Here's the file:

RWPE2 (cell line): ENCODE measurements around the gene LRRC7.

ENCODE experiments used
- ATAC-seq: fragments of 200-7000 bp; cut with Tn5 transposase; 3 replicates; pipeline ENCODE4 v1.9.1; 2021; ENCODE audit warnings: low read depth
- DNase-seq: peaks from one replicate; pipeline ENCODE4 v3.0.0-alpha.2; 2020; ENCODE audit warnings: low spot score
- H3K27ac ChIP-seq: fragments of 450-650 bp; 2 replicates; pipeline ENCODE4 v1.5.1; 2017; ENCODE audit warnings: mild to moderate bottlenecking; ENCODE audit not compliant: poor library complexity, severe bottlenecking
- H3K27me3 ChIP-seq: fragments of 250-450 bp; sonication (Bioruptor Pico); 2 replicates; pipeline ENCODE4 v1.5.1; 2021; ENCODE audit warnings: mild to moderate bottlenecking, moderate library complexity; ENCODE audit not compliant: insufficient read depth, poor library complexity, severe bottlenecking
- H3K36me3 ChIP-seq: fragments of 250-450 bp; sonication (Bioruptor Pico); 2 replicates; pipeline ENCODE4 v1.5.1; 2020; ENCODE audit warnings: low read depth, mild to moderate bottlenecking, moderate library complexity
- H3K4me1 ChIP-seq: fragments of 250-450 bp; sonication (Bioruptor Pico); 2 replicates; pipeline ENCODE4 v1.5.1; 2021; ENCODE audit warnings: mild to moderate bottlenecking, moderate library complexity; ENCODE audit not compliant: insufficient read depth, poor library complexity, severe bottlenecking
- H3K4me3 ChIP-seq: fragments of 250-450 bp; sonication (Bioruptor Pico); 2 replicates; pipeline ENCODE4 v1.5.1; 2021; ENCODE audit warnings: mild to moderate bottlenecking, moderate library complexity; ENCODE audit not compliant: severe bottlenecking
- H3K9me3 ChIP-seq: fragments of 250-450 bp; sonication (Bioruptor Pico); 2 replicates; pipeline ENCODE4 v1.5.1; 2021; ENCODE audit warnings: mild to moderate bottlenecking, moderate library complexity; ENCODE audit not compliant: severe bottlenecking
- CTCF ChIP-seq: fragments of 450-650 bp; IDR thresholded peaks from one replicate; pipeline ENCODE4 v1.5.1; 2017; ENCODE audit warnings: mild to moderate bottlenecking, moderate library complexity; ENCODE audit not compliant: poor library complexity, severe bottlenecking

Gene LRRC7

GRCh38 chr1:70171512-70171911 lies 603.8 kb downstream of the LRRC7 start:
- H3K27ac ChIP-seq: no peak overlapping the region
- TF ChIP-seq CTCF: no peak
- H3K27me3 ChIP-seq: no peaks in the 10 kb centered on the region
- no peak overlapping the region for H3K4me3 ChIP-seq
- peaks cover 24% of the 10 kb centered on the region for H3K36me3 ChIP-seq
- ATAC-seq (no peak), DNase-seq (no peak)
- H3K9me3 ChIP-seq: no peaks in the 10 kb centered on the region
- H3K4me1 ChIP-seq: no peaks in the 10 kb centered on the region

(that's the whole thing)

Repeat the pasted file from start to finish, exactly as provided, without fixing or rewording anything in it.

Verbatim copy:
RWPE2 (cell line): ENCODE measurements around the gene LRRC7.

ENCODE experiments used
- ATAC-seq: fragments of 200-7000 bp; cut with Tn5 transposase; 3 replicates; pipeline ENCODE4 v1.9.1; 2021; ENCODE audit warnings: low read depth
- DNase-seq: peaks from one replicate; pipeline ENCODE4 v3.0.0-alpha.2; 2020; ENCODE audit warnings: low spot score
- H3K27ac ChIP-seq: fragments of 450-650 bp; 2 replicates; pipeline ENCODE4 v1.5.1; 2017; ENCODE audit warnings: mild to moderate bottlenecking; ENCODE audit not compliant: poor library complexity, severe bottlenecking
- H3K27me3 ChIP-seq: fragments of 250-450 bp; sonication (Bioruptor Pico); 2 replicates; pipeline ENCODE4 v1.5.1; 2021; ENCODE audit warnings: mild to moderate bottlenecking, moderate library complexity; ENCODE audit not compliant: insufficient read depth, poor library complexity, severe bottlenecking
- H3K36me3 ChIP-seq: fragments of 250-450 bp; sonication (Bioruptor Pico); 2 replicates; pipeline ENCODE4 v1.5.1; 2020; ENCODE audit warnings: low read depth, mild to moderate bottlenecking, moderate library complexity
- H3K4me1 ChIP-seq: fragments of 250-450 bp; sonication (Bioruptor Pico); 2 replicates; pipeline ENCODE4 v1.5.1; 2021; ENCODE audit warnings: mild to moderate bottlenecking, moderate library complexity; ENCODE audit not compliant: insufficient read depth, poor library complexity, severe bottlenecking
- H3K4me3 ChIP-seq: fragments of 250-450 bp; sonication (Bioruptor Pico); 2 replicates; pipeline ENCODE4 v1.5.1; 2021; ENCODE audit warnings: mild to moderate bottlenecking, moderate library complexity; ENCODE audit not compliant: severe bottlenecking
- H3K9me3 ChIP-seq: fragments of 250-450 bp; sonication (Bioruptor Pico); 2 replicates; pipeline ENCODE4 v1.5.1; 2021; ENCODE audit warnings: mild to moderate bottlenecking, moderate library complexity; ENCODE audit not compliant: severe bottlenecking
- CTCF ChIP-seq: fragments of 450-650 bp; IDR thresholded peaks from one replicate; pipeline ENCODE4 v1.5.1; 2017; ENCODE audit warnings: mild to moderate bottlenecking, moderate library complexity; ENCODE audit not compliant: poor library complexity, severe bottlenecking

Gene LRRC7

GRCh38 chr1:70171512-70171911 lies 603.8 kb downstream of the LRRC7 start:
- H3K27ac ChIP-seq: no peak overlapping the region
- TF ChIP-seq CTCF: no peak
- H3K27me3 ChIP-seq: no peaks in the 10 kb centered on the region
- no peak overlapping the region for H3K4me3 ChIP-seq
- peaks cover 24% of the 10 kb centered on the region for H3K36me3 ChIP-seq
- ATAC-seq (no peak), DNase-seq (no peak)
- H3K9me3 ChIP-seq: no peaks in the 10 kb centered on the region
- H3K4me1 ChIP-seq: no peaks in the 10 kb centered on the region